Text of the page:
DNA microarrays have been used increasingly in research and clinical applications; however, drawing conclusions from the results have been problematic because of difficulty with accurate reporting of results, experimental reproducibility, and identification and interpretation of relevant information. In their 2008 review, Walker and Hughes point out that studies utilizing DNA microarrays for molecular profiling have been aimed at stratifying the severity of disease, identifying disease subtypes, predicting prognosis, and predicting benefit from adjuvant therapy. They state that, while collectively these studies do provide evidence of improvements in understanding of disease and patient care, the high costs and doubts about reproducibility have limited clinical use of these new tools. The analysis of the high volume of data is more complicated than anticipated. Some inconsistencies include those between data from different experimental platforms, as well as between laboratories using the same experimental platform. They concluded that the “original excitement surrounding DNA microarrays has given way to a feeling in the scientific community that expectations have exceeded reality. There have been difficulties in applying the technology, in achieving reproducible results and in the management of high throughput data.”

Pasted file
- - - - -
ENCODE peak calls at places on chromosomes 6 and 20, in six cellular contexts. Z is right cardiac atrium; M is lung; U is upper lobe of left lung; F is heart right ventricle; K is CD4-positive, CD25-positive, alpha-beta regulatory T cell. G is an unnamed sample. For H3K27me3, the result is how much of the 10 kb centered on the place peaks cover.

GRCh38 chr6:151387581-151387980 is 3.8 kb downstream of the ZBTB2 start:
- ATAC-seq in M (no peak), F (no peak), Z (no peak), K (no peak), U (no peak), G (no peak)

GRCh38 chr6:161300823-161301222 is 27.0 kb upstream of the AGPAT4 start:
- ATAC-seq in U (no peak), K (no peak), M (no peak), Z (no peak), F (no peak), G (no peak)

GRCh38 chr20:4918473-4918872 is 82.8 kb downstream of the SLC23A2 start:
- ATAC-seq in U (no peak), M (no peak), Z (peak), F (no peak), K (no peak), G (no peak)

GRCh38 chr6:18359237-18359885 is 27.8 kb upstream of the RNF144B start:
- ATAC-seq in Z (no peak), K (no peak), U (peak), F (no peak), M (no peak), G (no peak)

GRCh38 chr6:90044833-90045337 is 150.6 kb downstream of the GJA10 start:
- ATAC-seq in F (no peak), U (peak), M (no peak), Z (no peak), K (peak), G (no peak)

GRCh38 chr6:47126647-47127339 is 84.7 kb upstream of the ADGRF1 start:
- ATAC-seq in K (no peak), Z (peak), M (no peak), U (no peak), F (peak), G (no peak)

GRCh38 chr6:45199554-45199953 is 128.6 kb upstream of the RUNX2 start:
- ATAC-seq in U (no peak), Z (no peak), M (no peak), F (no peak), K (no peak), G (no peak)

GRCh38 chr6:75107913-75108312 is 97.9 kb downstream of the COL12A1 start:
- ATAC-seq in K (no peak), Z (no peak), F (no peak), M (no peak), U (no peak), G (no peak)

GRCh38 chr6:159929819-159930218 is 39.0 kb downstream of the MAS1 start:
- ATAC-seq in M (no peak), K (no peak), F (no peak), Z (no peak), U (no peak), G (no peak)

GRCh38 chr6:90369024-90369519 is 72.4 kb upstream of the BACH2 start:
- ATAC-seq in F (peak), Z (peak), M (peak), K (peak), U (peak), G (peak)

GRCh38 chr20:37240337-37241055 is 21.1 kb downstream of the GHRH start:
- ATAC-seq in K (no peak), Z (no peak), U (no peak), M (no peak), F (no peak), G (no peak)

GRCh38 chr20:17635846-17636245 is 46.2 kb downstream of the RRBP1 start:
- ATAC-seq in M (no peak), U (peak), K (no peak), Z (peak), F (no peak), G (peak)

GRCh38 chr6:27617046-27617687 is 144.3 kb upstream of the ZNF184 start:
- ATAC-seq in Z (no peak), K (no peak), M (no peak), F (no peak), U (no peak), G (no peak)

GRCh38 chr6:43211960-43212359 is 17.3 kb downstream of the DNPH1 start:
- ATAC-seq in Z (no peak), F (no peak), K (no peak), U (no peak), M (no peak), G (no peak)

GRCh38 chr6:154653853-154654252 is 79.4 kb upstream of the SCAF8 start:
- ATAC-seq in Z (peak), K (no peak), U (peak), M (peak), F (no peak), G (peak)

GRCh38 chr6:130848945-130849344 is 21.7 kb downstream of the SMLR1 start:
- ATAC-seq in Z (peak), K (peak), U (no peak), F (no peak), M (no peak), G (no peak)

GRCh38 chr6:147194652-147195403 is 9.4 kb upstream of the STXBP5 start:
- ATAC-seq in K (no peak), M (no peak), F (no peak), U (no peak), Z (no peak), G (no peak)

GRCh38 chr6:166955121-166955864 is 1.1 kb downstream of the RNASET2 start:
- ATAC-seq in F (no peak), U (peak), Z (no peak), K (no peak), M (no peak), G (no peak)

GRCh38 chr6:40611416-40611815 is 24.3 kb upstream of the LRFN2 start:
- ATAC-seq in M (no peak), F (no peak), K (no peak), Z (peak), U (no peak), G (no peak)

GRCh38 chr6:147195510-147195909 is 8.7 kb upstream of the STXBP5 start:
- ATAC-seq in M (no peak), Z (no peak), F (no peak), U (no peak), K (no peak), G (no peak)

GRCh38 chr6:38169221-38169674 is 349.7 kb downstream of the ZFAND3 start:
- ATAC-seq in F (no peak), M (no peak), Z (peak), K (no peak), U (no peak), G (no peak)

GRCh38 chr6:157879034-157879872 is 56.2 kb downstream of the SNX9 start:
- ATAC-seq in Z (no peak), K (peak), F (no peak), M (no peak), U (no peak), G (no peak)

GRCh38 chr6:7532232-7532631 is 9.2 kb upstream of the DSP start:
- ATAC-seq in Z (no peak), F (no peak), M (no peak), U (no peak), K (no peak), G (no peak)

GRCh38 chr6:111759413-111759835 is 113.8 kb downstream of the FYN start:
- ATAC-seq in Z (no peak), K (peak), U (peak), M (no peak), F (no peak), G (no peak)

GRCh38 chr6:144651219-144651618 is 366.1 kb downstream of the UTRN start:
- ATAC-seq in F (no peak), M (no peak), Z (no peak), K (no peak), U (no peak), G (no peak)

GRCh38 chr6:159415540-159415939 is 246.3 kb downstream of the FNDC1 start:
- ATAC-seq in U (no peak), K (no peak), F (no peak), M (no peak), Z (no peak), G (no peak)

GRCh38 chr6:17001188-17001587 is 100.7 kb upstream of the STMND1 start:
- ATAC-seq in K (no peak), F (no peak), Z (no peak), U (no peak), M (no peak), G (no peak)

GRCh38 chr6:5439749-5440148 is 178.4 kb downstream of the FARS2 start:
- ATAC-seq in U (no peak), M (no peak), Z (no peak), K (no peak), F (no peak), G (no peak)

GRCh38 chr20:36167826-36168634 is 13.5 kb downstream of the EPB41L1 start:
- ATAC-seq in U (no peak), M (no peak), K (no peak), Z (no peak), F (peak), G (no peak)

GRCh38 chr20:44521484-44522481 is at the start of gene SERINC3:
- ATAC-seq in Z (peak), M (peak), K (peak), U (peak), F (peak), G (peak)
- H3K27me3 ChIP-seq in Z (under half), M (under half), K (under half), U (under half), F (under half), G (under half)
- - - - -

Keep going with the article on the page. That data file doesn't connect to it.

Analytic Validity (Technical performance, i.e., reproducibility)
Fresh Frozen Tumor Sample
In 2008, Dumar and colleagues analyzed performance characteristics of the Pathwork test in a cross-laboratory comparison study of 60 poorly and undifferentiated metastatic (77%) and primary (23%) tumors. Three academic and one commercial laboratory received archived frozen tissue specimens for procurement and processing at their individual sites. Steps performed by each of the four laboratories included tissue handling, RNA extraction, and microarray-based gene expression assays using standard microarray protocol. The resulting microarray data generated at each laboratory were sent in a blinded fashion to Pathwork Diagnostics for generation of similarity scores for each type. Reports of the similarity scores were sent back (blinded) to the pathologists at the four laboratories for their use in generating an interpretation. Data were compared among the four laboratories to determine assay reproducibility. Correlation coefficients were between 0.95 and 0.97 for pathologists’ interpretations of the similarity scores, and cross-laboratory comparisons showed an average 93.8% overall concordance between laboratories in terms of final tissue diagnosis. A detailed summary of the data is available online at <http://www.accessdata.fda.gov>.
Formalin-fixed, paraffin-embedded (FFPE) Tumor Sample